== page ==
“Because that's really what it comes down to - Can I get to the next milestone that unlocks a tranche of capital before I run out of money and die? When you're capital efficient, it's more likely that you'll be able to buy yourself the time and space to be able to get there.”

While there has been news of redundancies, particularly in the tech sector as giants like Atlassian cut its workforce, Neumann is optimistic about the opportunities for startups focused on human resources, recruitment or upskilling.

She notes companies such as managerial skills accelerator program The Mintable, which the VC backed in a $6.9 million raise nine months ago, are able to provide value to clients whether the market is on a hiring blitz or scaling down operations.

Other startups in the space supported by Flying Fox include video hiring platform Zapid Hire and most recently Mercu, a communication operating system that onboards the deskless workforce.

“The pandemic fundamentally changed the way we work and we think that was just an accelerant to what was inevitable - whether that's around distributed workforces, investing into culture and diversity, management skills [or] identifying that there's a huge community of talent that sits beyond the desk,” Neumann says.

“We have to think about what is the use case when the supply of talent is abundant and when the supply of talent is scarce. Those three [companies] operate really well in both scenarios. We're seeing it play out in real life…their product and service is providing a ton of value,” she says.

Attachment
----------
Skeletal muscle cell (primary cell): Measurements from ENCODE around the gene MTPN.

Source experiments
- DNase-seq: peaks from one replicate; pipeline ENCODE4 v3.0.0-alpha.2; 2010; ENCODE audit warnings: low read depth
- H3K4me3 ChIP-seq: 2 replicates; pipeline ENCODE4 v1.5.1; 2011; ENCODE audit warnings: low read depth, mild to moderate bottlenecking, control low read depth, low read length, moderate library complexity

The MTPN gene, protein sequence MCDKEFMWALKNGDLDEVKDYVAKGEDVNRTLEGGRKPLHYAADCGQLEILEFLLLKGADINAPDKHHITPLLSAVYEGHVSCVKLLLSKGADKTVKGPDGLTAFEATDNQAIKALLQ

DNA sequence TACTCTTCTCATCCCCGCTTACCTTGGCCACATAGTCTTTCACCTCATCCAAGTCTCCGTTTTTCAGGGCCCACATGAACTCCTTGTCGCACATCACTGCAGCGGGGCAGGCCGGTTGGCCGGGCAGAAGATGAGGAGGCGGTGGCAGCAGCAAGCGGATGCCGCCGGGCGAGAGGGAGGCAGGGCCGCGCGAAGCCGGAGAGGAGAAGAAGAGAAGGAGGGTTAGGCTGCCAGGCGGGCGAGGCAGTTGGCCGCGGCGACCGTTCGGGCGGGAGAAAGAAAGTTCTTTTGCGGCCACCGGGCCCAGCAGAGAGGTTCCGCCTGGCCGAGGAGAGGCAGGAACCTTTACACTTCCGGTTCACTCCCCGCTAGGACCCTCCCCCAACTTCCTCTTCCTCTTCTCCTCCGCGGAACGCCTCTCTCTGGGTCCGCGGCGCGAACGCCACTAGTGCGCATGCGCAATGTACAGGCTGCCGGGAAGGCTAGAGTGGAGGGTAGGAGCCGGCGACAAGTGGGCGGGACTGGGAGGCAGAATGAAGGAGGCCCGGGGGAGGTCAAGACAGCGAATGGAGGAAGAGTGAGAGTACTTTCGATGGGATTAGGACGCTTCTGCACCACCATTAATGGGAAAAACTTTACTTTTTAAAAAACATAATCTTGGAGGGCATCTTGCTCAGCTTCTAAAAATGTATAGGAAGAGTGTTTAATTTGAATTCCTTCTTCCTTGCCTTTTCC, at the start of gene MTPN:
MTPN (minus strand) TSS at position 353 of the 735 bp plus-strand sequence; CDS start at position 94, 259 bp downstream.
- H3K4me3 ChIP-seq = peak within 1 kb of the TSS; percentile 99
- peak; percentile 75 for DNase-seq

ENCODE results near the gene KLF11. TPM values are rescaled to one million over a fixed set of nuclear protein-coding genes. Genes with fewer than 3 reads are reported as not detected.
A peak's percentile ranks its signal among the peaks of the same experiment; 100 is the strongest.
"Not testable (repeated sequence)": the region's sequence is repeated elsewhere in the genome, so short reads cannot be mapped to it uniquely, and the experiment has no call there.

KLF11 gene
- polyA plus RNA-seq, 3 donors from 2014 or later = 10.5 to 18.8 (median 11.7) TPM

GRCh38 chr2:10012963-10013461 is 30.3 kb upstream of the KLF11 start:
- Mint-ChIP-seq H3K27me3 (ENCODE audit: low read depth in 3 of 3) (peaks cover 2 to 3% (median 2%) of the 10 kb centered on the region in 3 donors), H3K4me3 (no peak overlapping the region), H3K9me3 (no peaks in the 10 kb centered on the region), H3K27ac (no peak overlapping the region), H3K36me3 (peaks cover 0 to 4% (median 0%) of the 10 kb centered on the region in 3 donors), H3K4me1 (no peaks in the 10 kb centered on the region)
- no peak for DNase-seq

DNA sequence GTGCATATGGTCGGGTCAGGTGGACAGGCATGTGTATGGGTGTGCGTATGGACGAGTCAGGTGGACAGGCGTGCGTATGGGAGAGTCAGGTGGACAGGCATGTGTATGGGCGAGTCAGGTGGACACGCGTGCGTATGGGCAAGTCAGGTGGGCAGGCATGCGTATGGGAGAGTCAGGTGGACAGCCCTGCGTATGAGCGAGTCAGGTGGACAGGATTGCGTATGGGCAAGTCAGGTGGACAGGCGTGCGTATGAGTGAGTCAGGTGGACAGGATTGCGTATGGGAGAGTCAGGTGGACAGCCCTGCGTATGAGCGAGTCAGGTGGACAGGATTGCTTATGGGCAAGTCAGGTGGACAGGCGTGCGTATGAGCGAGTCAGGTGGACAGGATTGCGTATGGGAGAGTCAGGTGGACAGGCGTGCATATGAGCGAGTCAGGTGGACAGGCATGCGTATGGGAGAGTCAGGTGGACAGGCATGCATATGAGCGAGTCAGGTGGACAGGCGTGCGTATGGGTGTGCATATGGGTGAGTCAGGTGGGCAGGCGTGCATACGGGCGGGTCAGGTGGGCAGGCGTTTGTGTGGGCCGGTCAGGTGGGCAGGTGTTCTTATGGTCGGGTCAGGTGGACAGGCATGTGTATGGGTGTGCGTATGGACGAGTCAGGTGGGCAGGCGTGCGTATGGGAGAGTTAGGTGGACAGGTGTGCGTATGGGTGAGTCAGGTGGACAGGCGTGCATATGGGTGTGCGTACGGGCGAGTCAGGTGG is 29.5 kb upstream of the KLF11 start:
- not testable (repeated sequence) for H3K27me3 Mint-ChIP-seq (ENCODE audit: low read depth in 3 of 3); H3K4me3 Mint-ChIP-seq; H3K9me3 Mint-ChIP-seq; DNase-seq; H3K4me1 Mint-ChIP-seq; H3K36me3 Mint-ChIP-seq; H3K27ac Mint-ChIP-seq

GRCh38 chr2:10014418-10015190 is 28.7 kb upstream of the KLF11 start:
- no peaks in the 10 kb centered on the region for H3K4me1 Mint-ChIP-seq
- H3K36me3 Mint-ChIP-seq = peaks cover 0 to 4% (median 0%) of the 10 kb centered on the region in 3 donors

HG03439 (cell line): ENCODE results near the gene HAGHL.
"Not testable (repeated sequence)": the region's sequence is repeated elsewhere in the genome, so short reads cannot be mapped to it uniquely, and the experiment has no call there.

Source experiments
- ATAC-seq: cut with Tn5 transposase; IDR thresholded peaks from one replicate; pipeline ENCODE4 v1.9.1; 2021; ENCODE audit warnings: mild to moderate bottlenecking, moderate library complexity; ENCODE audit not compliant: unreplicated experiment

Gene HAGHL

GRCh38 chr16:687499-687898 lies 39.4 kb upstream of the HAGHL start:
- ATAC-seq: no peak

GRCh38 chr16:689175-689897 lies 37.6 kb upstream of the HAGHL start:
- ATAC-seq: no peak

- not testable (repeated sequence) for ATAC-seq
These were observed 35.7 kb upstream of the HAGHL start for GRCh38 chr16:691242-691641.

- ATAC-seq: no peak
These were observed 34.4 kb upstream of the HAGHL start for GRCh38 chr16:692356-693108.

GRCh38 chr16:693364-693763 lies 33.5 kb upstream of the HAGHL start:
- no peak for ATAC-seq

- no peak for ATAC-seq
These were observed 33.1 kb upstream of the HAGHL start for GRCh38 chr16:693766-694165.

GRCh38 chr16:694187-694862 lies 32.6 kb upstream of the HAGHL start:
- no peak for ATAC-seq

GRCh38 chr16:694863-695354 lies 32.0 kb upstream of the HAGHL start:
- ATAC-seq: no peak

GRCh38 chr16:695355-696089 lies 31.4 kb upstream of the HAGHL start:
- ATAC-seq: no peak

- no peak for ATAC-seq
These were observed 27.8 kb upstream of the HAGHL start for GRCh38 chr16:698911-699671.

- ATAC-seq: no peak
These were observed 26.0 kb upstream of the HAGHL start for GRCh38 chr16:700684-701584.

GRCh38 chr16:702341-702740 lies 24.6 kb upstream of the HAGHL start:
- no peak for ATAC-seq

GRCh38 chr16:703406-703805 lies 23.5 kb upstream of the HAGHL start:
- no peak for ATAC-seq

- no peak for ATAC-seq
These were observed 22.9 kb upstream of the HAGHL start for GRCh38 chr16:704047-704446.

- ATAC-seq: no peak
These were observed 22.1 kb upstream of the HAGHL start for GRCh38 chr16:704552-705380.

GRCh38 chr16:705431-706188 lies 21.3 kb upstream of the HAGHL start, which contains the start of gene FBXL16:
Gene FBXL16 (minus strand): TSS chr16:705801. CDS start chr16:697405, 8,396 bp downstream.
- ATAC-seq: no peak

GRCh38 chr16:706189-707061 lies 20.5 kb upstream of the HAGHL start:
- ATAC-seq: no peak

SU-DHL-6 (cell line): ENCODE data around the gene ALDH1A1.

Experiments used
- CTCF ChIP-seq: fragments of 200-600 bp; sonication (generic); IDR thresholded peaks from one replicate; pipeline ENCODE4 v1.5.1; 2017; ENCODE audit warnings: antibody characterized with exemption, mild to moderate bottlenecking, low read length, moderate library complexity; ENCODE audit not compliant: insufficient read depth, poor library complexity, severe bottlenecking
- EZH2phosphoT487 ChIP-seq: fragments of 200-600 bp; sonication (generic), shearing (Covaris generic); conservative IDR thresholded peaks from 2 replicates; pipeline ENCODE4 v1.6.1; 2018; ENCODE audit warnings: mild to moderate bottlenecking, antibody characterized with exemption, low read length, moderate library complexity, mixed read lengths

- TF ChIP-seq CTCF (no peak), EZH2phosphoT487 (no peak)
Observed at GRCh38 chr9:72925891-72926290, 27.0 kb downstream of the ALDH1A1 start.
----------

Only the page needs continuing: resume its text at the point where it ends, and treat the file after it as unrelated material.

She notes the VC carefully considered how the new fund would be structured, as the bigger it becomes, the more challenging it can be to deploy capital effectively.

“VC incentives pull people out of the early-stage because the way firms usually operate is they need fees in order to provide an operating budget, fees are based on funds under management and so they're incentivised to raise larger and larger funds,” Neumann explains.

“Once they have that capital, they need to get it out the door and that comes in the form of writing bigger cheques. That either means they need to go later stage, or if they do want to go early, they're at really big valuations.

“Sometimes we see that from some of the larger firms who still want to remain early - they're writing real big cheques at really big valuations. We'll see if those end up playing out.”

As the VC looks to secure fresh capital, it has also promoted Bree Kirkham to general partner.

“Bree came to us with deep experience having grown and scaled companies internationally, including Airbnb, Uber and ClassPass and we just knew we wanted that operational experience on our team,” Neumann says.

“She assesses companies and can look through the lens of what it takes for those companies to be able to successfully scale overseas, and [can] service our portfolio companies who are looking to do that, providing her expertise and guidance on helping them enter those new markets.

“You'll see as we add to the Flying Fox team, which will be few and far between, that they will tend to be senior seasoned leaders who can have an impact from day dot and really lean in with our founders.”